After yesterday’s quick review of a Superior Tools pipe cutter, we received a few inquiries about how to properly use such a cutter.
Most if not all rotary tubing and pipe cutters share a similar design. Like a C-clamp, there is always one stationary support, and one adjustable support that is mounted to the end of an adjustment screw. Depending on the manufacturer and tools’ designs, most cutters will either have a stationary roller wheel (or wheels) and a movable cutting wheel, or vice versa.
- Open the tool by loosening the screw and retracting the cutting wheel or roller(s).
- Slide the tubing or pipe into the tool, and turn the adjustment screw to bring the roller wheel(s) and cutting wheel into contact with it.
- Rotate the tool around the clamped or otherwise secured tubing or pipe to start the cut.
- After at least one complete rotational pass, tighten the adjustment screw to engage the cutting wheel deeper into the tubing or pipe. The thickness of and type of the material being cut will determine how much deeper you should engage the material for the next rotational pass.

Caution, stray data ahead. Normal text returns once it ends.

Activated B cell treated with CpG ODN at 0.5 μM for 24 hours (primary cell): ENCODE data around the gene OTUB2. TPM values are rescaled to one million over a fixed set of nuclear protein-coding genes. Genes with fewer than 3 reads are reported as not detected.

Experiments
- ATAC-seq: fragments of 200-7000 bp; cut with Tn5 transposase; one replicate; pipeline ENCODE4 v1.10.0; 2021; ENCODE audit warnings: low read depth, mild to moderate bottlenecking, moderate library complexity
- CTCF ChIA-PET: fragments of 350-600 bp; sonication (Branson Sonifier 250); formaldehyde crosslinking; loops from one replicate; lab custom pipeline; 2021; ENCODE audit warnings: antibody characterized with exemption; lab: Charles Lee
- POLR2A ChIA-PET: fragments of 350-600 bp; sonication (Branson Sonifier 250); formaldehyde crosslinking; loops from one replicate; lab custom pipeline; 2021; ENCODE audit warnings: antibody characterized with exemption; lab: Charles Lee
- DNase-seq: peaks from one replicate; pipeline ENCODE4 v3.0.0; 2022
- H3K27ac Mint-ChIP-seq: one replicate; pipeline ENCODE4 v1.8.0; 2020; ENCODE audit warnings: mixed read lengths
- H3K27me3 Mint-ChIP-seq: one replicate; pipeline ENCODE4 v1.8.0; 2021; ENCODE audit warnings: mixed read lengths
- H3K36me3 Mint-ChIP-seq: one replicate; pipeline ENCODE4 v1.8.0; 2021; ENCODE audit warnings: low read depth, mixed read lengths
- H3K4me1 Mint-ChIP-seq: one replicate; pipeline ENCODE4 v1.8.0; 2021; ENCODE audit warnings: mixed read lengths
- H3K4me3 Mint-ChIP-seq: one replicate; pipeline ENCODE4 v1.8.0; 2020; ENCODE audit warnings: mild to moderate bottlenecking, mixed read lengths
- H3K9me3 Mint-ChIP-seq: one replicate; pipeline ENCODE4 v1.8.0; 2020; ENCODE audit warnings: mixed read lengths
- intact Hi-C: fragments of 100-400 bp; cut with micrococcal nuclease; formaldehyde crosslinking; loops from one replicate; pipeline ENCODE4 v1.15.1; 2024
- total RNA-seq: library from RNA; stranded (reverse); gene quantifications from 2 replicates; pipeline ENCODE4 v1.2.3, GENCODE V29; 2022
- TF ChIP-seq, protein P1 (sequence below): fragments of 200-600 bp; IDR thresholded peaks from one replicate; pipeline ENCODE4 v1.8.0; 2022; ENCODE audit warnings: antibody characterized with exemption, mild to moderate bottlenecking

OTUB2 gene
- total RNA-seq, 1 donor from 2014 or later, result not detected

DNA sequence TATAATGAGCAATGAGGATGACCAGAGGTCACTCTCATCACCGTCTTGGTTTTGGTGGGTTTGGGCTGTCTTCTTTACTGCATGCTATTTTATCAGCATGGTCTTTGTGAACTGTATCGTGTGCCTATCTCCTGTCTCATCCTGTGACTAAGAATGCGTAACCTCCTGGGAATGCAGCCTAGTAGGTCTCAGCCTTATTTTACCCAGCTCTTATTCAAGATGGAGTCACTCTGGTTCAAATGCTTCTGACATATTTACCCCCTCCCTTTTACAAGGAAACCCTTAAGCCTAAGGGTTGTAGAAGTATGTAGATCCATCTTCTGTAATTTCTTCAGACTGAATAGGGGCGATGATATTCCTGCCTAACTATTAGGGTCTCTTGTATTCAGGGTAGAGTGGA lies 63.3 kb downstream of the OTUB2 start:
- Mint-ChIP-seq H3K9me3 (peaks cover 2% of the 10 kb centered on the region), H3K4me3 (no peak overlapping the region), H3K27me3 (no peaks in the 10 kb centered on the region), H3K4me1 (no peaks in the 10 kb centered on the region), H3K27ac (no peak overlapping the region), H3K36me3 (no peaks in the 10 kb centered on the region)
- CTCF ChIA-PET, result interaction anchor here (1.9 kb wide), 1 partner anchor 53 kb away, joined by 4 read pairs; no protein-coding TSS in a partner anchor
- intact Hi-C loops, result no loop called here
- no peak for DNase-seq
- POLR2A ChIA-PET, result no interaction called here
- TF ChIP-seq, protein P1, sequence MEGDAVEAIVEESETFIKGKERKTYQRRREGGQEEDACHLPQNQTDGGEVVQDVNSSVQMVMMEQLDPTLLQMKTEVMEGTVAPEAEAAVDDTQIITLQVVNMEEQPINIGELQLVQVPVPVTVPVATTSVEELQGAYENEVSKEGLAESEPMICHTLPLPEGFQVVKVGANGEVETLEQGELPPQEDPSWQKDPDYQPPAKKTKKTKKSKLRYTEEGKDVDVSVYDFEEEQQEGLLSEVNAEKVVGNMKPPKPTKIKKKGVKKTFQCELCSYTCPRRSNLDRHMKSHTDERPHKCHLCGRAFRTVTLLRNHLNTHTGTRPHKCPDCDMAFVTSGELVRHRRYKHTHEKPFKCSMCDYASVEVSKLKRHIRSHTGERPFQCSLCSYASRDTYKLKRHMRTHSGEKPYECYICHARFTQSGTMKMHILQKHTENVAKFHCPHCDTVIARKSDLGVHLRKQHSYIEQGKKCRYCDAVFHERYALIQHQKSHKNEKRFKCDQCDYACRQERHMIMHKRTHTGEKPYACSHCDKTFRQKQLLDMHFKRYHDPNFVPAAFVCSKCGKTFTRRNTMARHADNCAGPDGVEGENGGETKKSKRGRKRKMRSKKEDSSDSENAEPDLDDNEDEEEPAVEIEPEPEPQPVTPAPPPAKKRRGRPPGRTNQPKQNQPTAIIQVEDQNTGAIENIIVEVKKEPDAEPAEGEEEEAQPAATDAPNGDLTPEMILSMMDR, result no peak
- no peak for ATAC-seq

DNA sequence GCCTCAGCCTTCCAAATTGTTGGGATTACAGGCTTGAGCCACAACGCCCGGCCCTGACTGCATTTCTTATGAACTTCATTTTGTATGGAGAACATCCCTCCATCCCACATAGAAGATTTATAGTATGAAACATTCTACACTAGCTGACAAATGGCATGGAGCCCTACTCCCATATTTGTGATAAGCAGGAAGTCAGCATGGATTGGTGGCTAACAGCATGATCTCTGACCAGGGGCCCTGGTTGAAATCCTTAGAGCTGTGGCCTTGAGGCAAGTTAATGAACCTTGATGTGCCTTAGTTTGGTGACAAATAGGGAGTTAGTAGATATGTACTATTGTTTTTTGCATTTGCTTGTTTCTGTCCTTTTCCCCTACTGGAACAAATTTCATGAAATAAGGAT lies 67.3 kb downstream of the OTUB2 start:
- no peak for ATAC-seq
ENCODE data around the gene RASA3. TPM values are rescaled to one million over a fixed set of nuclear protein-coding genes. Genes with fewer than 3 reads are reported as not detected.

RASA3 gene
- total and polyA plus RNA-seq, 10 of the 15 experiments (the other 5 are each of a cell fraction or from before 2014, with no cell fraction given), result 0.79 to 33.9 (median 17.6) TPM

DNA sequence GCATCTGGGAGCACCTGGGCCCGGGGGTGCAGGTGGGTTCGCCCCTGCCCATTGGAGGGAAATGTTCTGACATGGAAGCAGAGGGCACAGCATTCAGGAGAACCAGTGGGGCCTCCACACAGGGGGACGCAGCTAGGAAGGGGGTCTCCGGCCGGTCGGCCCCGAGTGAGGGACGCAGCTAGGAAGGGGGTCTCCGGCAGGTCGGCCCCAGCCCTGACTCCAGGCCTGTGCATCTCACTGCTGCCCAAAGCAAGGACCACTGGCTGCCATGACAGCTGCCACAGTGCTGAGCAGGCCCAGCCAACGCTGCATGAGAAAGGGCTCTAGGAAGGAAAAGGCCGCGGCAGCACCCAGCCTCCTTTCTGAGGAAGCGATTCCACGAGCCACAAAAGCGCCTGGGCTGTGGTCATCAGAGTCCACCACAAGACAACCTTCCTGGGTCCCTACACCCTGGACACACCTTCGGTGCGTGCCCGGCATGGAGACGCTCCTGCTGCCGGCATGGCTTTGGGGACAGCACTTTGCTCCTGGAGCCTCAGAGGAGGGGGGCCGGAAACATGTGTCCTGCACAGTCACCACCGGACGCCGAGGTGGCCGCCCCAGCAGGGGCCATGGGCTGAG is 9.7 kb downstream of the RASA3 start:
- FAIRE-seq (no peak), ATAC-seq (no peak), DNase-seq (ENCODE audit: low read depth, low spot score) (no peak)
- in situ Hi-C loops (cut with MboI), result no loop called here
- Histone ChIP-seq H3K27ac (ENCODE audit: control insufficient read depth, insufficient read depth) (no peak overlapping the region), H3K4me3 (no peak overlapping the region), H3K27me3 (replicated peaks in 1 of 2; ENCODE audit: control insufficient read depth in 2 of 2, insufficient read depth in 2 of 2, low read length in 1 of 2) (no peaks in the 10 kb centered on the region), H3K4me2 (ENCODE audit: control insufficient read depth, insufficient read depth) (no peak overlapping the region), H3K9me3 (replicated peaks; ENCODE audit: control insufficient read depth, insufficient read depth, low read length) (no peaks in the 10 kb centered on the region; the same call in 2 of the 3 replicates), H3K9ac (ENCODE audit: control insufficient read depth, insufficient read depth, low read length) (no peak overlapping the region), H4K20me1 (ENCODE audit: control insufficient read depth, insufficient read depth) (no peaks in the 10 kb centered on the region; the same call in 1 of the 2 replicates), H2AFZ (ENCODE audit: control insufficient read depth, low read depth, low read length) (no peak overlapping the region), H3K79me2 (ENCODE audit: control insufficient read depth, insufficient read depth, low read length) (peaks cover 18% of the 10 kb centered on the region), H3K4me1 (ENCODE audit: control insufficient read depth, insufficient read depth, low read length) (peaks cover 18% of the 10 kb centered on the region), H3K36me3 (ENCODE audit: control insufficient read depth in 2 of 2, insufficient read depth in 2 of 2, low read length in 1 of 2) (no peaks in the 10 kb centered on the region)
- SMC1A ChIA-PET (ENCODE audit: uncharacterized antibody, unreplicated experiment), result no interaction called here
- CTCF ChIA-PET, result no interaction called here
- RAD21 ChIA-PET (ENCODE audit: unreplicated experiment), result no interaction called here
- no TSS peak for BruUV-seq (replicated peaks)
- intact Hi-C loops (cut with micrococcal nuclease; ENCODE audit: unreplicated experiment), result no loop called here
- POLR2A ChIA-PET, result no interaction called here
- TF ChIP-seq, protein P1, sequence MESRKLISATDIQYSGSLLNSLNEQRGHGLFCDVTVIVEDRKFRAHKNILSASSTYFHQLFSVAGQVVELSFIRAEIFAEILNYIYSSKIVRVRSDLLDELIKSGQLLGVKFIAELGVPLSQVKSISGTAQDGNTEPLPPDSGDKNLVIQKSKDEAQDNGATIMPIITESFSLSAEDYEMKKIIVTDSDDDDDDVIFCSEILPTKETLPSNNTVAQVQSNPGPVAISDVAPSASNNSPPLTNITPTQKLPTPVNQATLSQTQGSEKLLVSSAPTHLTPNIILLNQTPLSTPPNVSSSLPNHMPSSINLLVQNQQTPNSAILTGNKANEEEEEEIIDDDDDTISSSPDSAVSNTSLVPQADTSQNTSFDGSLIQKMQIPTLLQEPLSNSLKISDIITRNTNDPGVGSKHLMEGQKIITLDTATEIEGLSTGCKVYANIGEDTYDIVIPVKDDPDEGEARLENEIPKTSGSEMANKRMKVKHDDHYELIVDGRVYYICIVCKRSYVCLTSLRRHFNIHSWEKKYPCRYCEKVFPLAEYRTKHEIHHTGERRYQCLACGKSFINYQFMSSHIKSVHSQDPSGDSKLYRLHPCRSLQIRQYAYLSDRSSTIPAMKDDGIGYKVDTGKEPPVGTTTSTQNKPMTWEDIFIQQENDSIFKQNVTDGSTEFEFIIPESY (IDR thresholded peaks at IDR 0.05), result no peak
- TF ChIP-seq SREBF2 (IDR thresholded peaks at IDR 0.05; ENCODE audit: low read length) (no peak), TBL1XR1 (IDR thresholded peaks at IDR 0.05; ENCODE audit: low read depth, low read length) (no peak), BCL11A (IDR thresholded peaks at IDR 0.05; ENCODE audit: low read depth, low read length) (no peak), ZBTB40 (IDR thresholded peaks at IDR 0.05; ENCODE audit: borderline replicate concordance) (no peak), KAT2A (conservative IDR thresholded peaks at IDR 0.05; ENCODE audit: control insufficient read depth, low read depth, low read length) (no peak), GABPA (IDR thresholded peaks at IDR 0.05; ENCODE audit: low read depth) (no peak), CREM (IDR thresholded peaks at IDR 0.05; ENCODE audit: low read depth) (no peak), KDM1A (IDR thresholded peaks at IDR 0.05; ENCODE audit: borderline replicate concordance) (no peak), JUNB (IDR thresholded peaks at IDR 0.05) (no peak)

- Once the tubing or pipe is cut, you will likely need to debur the inner edge of the cut.
Tips on selecting and using tubing and pipe cutters:
- Larger tools are usually better as they offer greater leverage and easier cutting, but match the tool size to the material being cut. For example, a large cutter intended for iron pipe is not exactly suitable for cutting thin walled 1/4″ brass tubing.
- Cutting fluid can be used as lubrication for when cutting very hard or resilient materials.
- Worn or damaged cutter wheel blades should be replaced promptly to avoid frustration, damaged workpieces, and inaccurate cuts.
Check out this Wide Selection of Tubing & Pipe Cutters via Amazon, or head on over to your local hardware store’s plumbing section. You may want to check out your local hobby or art supply store for the smallest size cutters.